JAN 09, 2016 3:00 PM PST

Humans Evolved to Subconsciously Over-Eat in the Winter

WRITTEN BY: Julianne Chiaet
 
People have evolved to over-eat in the winter
New research explains why we enjoy eating so much over the winter holidays and our New Year's weight-loss resolution usually fails. 

Humans have evolved to subconsciously over-eat in the winter, but have not evolved to avoid becoming obese. In the past, being overweight did not pose a significant threat to our survival in comparison to being underweight. Our bodies' desire to maintain fat is even greater in the winter when natural food sources are scarce.

Researchers at the University of Exeter used computer modeling to predict how much fat animals should store. They published their findings on January 5, 2016, in the journal  Proceedings of the Royal Society B. They assumed natural selection gives animals a perfect strategy to maintain the healthiest weight. The model looks at the amount of fat an animal stores in response to the availability of food, as well as the risk of being killed by a predator when foraging.

The data shows that animals strive for a weight above what it would lose and below what it would gain. There was only a small negative effect for storing too much energy. 

"You would expect evolution to have given us the ability to realize when we have eaten enough," said behavioral scientists Andrew Higginson, lead author and professor at the University of Exeter. We would definitely benefit from an evolutionary mechanism to help us avoid unhealthy food and avoid becoming overweight. "Instead, we show little control when faced with artificial food." The urge to eat modern food, which has so much sugar and flavor, is greater than any weak evolutionary mechanism that would tell us not to, Higginson said. 

"The model also predicts animals should gain weight when food is harder to find. All animals, including humans, should show seasonal effects on the urge to gain weight. Storing fat is an insurance against the risk of failing to find food, which for pre-industrial humans was most likely in winter. This suggests that New Year's Day is the worst possible time to start a new diet."

Sources: press release via EurekAlert! and the University of Exeter, journal study 
About the Author
  • Julianne (@JuliChiaet) covers health and medicine for LabRoots. Her work has been published in The Daily Beast, Scientific American, and MailOnline. While primarily a science journalist, she has also covered culture and Japanese organized crime. She is the New York Board Representative for the Asian American Journalists Association (AAJA). • To read more of her writing, or to send her a message, go to Jchiaet.com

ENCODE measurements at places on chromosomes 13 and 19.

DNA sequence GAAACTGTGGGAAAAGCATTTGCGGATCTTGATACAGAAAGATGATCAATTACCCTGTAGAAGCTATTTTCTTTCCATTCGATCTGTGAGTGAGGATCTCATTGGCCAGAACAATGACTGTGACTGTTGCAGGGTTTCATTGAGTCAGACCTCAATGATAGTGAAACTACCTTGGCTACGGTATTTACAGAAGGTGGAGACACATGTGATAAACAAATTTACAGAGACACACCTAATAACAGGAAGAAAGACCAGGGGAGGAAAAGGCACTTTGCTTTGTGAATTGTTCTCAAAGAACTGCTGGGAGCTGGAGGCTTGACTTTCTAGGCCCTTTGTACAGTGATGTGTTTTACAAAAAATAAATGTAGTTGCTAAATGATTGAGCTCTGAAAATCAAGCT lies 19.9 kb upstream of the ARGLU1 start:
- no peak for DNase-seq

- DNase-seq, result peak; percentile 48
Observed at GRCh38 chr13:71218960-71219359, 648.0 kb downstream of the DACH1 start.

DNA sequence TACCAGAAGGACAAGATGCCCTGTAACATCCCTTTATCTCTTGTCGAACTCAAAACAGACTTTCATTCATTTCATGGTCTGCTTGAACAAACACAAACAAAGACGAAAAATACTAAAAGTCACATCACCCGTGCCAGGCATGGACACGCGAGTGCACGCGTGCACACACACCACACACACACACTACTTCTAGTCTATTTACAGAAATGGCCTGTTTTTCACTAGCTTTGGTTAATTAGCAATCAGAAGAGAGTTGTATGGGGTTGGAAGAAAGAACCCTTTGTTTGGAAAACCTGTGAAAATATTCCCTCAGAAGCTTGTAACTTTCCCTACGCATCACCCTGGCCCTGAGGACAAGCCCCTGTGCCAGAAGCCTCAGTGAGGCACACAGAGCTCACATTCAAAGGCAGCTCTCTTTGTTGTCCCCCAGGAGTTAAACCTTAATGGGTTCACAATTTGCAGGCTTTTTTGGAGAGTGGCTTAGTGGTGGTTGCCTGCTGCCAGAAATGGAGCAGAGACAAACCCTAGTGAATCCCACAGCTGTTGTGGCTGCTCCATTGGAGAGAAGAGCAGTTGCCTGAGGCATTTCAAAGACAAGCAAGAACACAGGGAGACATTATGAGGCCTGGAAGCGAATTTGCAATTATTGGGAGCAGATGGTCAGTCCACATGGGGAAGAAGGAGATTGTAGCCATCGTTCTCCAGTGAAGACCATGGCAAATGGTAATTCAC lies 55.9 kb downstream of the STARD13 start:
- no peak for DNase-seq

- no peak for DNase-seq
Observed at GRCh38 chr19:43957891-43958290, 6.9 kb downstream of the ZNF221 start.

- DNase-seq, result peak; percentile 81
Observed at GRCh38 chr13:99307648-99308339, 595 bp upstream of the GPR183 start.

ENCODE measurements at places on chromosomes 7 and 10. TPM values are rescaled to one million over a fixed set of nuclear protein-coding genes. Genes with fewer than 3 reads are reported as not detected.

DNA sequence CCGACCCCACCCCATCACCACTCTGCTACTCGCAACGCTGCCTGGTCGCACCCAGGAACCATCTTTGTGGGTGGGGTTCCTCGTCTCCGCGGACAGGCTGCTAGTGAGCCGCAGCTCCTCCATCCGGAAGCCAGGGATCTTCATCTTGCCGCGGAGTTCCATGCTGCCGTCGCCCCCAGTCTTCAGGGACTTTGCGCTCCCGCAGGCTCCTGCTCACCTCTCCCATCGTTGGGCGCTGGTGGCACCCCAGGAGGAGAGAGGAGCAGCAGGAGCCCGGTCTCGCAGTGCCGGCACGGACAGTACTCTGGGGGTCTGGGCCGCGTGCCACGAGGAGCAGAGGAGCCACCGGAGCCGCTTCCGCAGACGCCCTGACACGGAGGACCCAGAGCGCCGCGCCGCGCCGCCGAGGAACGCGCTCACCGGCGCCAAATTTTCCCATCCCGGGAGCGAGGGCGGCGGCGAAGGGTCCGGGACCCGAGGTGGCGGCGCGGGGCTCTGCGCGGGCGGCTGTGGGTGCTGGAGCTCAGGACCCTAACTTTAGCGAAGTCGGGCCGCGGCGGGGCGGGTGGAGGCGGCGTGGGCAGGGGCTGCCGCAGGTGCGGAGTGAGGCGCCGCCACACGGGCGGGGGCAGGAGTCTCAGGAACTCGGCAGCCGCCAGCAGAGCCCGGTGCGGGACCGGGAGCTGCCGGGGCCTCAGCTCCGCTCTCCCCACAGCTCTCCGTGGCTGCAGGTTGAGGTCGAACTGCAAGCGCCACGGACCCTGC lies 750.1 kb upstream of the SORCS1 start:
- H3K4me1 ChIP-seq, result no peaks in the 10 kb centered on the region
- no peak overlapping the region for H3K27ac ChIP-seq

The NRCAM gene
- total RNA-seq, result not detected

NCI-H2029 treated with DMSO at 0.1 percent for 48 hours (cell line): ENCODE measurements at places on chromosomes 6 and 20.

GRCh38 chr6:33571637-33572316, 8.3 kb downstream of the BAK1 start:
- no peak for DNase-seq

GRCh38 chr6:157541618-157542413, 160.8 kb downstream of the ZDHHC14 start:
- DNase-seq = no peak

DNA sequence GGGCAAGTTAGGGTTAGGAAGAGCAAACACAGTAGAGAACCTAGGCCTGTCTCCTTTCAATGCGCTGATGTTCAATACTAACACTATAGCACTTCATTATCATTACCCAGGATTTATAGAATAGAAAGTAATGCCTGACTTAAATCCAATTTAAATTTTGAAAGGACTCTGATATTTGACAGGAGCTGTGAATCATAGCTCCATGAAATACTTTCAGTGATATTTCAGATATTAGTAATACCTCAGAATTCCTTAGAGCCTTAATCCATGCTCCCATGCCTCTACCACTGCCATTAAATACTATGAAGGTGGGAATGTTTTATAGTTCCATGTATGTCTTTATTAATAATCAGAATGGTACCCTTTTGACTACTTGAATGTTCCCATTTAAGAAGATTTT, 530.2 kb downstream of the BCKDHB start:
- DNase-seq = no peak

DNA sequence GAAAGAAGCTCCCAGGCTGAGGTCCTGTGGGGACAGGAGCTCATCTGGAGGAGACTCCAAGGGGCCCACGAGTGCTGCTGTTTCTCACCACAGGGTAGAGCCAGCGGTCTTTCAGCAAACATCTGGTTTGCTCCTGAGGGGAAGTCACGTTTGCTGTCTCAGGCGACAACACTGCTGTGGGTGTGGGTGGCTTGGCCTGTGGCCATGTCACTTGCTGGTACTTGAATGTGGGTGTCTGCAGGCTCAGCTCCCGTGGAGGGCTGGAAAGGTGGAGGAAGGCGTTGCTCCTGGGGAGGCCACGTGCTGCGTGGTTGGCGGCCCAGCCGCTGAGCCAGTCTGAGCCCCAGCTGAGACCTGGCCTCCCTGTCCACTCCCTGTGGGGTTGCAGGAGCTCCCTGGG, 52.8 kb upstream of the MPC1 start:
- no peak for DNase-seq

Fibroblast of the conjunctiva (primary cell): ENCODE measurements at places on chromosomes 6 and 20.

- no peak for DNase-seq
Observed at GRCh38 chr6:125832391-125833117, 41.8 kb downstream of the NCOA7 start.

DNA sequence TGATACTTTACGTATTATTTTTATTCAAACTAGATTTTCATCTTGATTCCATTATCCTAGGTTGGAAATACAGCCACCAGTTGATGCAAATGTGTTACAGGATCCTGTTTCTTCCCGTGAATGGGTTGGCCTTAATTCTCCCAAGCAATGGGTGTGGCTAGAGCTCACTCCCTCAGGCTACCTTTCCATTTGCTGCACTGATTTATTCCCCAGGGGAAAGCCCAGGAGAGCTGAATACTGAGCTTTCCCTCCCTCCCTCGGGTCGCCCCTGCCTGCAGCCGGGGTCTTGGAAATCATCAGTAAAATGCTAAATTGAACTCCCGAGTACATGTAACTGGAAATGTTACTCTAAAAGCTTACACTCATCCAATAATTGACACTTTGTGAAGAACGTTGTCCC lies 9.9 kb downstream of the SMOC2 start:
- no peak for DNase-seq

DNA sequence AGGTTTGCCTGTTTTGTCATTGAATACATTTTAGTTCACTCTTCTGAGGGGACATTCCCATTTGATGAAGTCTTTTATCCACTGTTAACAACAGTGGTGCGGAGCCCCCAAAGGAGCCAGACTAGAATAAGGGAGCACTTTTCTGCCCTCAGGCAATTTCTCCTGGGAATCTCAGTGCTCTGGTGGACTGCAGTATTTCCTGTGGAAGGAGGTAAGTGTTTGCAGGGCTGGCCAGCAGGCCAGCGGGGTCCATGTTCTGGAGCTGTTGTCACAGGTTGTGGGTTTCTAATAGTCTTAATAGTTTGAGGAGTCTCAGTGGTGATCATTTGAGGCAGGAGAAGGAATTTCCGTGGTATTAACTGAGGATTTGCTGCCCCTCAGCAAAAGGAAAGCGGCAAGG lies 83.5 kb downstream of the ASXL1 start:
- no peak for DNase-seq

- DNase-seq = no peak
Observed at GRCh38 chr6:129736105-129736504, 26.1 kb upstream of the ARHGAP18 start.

You May Also Like
JAN 06, 2021
Immunology
What's Causing Prostate Cancer Patients to Doze Off?
JAN 06, 2021
What's Causing Prostate Cancer Patients to Doze Off?
For prostate cancer patients, androgen deprivation therapy or ADT is a standard treatment aimed at stalling the growth o ...
JAN 09, 2021
Drug Discovery & Development
Anticoagulant Drugs Prevent Cancer Spreading to Brain
JAN 09, 2021
Anticoagulant Drugs Prevent Cancer Spreading to Brain
Researchers from the Heidelberg University in Germany have found that anticoagulant drugs that inhibit thrombin (an enzy ...
JAN 18, 2021
Microbiology
Bacteria in Sediment is Likely Accelerating Greenland's Meltdown
JAN 18, 2021
Bacteria in Sediment is Likely Accelerating Greenland's Meltdown
For decades, scientists have been sounding the alarm about rising carbon dioxide levels in our planet's atmosphere, and ...
JAN 25, 2021
Cardiology
Obesity's Poor Health Impact Not Overcome by Exercise
JAN 25, 2021
Obesity's Poor Health Impact Not Overcome by Exercise
While there has been limited evidence that activity and fitness can counter the health impacts of excess body fat, a new ...
JAN 25, 2021
Cancer
Combining Radiotherapy and Immunotherapy in Liver Cancer
JAN 25, 2021
Combining Radiotherapy and Immunotherapy in Liver Cancer
The dream of a magic bullet drug plagues the mind of scientists, doctors, and patients. The truth is some diseases are j ...
JAN 25, 2021
Microbiology
CrAssphages and the Manipulation of the Microbiome
JAN 25, 2021
CrAssphages and the Manipulation of the Microbiome
The advancement of genetic and computational tools has given us so much new information its opened up new research field ...
Loading Comments...